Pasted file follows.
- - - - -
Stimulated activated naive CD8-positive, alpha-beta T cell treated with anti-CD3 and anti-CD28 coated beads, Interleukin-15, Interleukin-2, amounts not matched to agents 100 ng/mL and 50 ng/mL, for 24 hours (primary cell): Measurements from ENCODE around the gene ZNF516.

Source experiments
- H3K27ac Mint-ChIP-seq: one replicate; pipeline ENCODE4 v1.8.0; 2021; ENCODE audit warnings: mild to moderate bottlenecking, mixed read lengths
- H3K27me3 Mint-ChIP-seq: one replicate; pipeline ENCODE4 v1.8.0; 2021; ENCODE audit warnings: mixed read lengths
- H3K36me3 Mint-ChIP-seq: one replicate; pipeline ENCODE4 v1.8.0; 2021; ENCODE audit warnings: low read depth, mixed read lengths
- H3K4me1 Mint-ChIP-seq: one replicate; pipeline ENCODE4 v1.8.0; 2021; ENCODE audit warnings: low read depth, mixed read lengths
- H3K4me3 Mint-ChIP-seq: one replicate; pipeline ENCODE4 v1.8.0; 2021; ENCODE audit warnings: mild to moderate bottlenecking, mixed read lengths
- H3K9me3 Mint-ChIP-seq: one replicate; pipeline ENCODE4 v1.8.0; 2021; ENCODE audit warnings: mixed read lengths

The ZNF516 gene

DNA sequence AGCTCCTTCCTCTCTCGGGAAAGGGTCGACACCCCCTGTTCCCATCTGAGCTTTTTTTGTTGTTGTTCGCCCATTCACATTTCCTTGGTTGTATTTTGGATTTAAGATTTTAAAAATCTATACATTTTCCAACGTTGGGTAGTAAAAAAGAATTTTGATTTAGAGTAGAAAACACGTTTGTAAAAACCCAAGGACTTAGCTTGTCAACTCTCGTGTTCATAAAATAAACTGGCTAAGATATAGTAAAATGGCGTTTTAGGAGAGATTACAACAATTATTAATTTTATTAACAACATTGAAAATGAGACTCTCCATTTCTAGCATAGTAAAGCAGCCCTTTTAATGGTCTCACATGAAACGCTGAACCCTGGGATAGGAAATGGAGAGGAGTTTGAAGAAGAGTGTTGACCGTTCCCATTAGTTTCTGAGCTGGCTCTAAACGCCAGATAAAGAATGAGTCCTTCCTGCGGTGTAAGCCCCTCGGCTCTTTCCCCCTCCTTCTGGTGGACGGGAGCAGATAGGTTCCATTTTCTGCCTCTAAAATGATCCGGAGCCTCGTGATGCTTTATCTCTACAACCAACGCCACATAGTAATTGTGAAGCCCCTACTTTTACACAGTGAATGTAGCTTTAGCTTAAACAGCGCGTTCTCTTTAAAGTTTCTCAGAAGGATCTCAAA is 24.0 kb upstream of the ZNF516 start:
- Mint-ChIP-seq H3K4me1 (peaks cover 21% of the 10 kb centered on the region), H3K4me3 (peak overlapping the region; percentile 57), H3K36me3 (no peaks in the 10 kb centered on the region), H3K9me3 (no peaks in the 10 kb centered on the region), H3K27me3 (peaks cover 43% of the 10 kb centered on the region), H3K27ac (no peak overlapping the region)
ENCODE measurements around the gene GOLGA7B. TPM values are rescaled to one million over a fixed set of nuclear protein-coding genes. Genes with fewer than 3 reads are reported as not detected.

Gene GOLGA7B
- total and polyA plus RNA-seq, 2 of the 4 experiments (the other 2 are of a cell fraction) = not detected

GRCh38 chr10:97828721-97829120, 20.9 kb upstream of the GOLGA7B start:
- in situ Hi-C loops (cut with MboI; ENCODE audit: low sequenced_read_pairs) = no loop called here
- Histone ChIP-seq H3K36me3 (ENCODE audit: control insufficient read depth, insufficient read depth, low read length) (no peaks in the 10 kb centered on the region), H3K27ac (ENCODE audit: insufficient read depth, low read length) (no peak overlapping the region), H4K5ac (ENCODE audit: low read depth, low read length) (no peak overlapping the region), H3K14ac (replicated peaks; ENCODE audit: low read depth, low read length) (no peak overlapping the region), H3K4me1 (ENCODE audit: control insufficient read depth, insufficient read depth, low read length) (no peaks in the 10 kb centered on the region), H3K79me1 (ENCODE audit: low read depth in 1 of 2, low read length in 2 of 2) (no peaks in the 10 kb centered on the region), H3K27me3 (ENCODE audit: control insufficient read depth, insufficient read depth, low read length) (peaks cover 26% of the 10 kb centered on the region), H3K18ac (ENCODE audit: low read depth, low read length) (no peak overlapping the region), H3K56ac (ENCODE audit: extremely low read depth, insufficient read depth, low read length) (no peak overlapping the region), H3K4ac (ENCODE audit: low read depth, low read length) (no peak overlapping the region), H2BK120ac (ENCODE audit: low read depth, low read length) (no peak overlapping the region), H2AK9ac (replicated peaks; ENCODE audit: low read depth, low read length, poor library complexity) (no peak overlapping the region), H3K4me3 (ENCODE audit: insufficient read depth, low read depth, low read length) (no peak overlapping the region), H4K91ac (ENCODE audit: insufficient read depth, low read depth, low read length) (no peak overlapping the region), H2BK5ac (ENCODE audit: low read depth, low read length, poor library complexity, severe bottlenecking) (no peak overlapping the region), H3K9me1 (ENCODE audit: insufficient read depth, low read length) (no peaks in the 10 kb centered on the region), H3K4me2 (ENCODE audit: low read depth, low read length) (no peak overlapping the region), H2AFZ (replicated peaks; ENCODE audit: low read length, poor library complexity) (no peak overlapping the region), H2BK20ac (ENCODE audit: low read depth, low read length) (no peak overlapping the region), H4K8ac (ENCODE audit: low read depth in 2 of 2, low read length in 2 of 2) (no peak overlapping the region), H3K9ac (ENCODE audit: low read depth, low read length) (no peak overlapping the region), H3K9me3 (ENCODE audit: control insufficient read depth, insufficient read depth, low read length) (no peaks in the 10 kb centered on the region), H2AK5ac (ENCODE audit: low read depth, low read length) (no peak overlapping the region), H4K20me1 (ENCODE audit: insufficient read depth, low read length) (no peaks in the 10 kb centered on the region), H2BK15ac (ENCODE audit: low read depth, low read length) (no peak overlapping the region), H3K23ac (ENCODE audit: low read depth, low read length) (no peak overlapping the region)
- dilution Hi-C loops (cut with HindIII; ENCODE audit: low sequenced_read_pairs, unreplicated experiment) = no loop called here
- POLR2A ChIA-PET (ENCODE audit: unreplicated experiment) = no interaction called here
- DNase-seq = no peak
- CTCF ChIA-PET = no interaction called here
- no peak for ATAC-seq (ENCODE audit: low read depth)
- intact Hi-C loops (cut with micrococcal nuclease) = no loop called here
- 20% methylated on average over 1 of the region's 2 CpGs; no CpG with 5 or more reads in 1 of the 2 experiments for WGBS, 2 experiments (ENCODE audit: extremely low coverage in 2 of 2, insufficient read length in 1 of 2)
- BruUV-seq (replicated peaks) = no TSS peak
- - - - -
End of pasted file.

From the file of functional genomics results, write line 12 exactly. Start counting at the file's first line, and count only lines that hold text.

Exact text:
ENCODE measurements around the gene GOLGA7B. TPM values are rescaled to one million over a fixed set of nuclear protein-coding genes. Genes with fewer than 3 reads are reported as not detected.